Our primary focus lies in identifying and addressing the actual problems that need to be solved rather than solely emphasizing on the tools themselves. Our research encompasses diverse problem domains, such as the discovery of brain-based biomarkers for diseases using time-series data or the development of innovative biologically inspired AI tools. Once we have identified the problems at hand, we can then consider the most suitable tools for solving them. The fields of computational neuroscience and AI have yielded an array of remarkable tools that assist researchers in efficiently tackling their problems and guiding them towards effective solutions.

Personally, I have extensively worked with deep recurrent neural networks in neuroscience research and have found them to be highly beneficial. These networks are loosely inspired by the feedback connections observed among neurons in our brains. With their inherent memory capabilities, these networks serve as valuable testbeds for exploratory investigations, allowing us to generate insights and formulate testable predictions. Moreover, they prove to be effective tools for analyzing various types of time-series data that we collect during our research.

What are the biggest areas of opportunity in the Computational Neuroscience field?

In the field of computational neuroscience, there are several significant areas of opportunities that hold great potential for advancement and impact. Some of the biggest areas or subdomains include brain-machine Interfaces (BMIs) where we work on direct communication and interaction between the brains and external devices. This includes the development of neuroprosthetics and technologies that restore or enhance sensory, motor, or cognitive functions.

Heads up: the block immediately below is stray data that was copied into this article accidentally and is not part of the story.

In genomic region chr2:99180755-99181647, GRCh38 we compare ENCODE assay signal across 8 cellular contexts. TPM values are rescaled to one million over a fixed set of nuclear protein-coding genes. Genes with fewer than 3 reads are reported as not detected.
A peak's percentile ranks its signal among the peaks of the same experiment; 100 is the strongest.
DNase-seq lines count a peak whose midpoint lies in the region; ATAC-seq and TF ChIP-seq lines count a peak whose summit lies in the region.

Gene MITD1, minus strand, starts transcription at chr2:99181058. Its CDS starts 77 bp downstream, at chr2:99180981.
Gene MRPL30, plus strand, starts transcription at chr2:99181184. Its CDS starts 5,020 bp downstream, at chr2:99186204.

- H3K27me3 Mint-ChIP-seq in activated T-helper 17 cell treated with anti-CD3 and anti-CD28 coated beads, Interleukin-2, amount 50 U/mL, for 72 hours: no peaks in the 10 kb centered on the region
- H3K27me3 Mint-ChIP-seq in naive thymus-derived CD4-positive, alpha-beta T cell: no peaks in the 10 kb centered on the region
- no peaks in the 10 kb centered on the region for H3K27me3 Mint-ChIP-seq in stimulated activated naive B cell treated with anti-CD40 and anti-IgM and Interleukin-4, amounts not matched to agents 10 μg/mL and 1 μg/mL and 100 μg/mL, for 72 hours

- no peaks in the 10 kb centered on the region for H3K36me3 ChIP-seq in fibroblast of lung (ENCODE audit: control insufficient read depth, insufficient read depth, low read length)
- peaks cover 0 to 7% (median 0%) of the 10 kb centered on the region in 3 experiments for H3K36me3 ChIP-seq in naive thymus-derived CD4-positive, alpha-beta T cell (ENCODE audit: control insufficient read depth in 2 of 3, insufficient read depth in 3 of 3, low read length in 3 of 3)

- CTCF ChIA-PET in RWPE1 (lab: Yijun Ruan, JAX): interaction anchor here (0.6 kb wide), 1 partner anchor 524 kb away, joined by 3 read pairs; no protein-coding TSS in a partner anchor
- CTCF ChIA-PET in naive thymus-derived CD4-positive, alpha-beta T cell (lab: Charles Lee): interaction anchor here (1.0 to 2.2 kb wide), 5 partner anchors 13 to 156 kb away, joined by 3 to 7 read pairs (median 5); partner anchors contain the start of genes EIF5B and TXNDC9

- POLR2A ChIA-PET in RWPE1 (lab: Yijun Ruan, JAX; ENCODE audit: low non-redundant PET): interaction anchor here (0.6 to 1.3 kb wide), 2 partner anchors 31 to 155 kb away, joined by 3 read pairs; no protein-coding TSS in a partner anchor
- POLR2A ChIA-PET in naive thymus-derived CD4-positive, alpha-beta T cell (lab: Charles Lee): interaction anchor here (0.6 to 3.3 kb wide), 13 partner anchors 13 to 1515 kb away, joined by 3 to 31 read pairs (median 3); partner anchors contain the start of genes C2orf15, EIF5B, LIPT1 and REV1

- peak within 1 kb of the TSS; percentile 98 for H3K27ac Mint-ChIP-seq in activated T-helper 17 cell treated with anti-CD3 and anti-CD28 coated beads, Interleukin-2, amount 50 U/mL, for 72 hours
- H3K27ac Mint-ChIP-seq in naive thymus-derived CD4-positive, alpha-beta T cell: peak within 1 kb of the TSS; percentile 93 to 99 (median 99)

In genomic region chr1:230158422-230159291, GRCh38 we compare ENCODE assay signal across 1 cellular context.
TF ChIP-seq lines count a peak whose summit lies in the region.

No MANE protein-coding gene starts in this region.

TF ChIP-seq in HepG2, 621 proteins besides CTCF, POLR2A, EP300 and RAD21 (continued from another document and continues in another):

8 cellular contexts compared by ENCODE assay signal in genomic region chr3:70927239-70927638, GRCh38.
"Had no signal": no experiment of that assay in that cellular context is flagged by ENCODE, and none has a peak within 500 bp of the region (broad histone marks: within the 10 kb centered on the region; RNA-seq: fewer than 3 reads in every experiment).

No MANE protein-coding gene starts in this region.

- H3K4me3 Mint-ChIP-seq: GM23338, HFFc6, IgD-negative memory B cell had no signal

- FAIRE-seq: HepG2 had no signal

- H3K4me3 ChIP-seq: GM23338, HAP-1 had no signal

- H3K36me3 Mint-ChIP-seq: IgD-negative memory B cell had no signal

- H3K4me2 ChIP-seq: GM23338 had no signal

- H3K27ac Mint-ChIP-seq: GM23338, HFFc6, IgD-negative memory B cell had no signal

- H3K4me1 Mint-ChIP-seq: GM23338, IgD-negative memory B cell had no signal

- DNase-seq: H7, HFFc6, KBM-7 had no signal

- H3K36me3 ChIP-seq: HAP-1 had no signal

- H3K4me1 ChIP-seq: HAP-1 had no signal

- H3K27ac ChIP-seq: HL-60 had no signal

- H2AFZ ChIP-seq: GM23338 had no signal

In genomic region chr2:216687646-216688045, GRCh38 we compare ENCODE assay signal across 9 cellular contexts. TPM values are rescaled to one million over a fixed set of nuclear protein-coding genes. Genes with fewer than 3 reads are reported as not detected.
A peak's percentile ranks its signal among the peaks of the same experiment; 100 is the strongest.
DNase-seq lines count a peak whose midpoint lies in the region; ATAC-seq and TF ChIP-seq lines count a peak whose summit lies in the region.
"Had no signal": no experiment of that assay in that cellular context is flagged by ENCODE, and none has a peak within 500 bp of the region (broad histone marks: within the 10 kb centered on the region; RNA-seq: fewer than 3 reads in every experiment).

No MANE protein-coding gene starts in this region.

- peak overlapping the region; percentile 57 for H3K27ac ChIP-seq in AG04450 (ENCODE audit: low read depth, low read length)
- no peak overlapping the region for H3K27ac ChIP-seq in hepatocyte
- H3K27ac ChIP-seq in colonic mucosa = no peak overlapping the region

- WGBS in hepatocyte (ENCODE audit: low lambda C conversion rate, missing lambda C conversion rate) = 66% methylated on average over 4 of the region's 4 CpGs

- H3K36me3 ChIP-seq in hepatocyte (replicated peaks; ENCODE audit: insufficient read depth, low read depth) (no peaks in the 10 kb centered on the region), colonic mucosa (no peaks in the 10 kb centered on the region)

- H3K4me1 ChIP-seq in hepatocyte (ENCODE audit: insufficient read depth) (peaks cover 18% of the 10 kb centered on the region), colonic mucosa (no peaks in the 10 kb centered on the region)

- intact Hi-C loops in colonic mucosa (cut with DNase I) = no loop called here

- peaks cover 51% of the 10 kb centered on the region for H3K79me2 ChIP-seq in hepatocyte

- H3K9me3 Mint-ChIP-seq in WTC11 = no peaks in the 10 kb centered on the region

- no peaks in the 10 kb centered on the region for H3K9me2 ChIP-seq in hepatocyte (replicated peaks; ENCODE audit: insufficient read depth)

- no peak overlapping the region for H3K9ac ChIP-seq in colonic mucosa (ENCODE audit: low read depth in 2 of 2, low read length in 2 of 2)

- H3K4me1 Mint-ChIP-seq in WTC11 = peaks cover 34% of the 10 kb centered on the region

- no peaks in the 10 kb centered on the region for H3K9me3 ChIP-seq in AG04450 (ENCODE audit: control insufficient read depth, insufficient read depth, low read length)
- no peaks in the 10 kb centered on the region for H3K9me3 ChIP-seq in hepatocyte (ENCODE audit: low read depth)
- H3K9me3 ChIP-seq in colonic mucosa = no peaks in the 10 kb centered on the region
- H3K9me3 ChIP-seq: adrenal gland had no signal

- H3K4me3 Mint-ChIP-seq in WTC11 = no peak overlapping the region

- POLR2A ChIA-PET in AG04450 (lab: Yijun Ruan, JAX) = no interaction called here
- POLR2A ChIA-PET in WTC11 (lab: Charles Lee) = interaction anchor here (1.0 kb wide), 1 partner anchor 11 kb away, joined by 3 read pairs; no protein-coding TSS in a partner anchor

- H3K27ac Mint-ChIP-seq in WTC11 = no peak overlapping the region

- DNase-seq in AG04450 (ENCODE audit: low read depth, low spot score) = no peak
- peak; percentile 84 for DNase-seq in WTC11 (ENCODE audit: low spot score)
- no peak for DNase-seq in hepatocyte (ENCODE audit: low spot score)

We also have neural circuit modeling which involves creating detailed computational models that simulate real neural networks, allowing us to investigate the mechanisms underlying various brain functions and behaviors.

Neural data analysis allows us to analyze and integrate large-scale neural data from diverse sources, such as electrophysiological recordings, imaging modalities, and genetic information. This involves the development of algorithms and statistical methods to extract meaningful insights from complex and high-dimensional datasets.

We can use computational approaches to gain insights into the underlying mechanisms and causes of neurological and psychiatric disorders. This includes identifying biomarkers, studying disease progression, and developing computational models that can aid in diagnosis, treatment, and personalized medicine.

We can develop closed-loop systems for adaptive interventions that dynamically interact with the brains in real-time, adjusting therapy based on ongoing neural activity. Thisincludes closed-loop neuromodulation techniques for therapeutic purposes and adaptive training paradigms for neurorehabilitation.

These areas of opportunity highlight the immense potential for computational neuroscience to contribute to our understanding of the brain and its disorders, advance medical interventions, and drive innovation.

Can you tell us about a phenomenon that is in its infant stage as of yet but has the potential to transform the way we perceive neuroscience today?

One of the most influential areas of research in neuroscience today is the study of brain connectivity and network dynamics. This subdomain focuses on understanding how different regions of the brain are connected and how these connections contribute to brain function and behavior. The advancements in neuroimaging techniques, such as functional magnetic resonance imaging (fMRI) and diffusion tensor imaging (DTI), have significantly contributed to this area of research. Researchers are investigating the complex patterns of connectivity within the brain, known as the connectome, and how these connections change during development, learning, and in various neurological and psychiatric disorders. This research has revealed important insights into the organization and communication of brain networks, highlighting the importance of both local and long- range connections in information processing.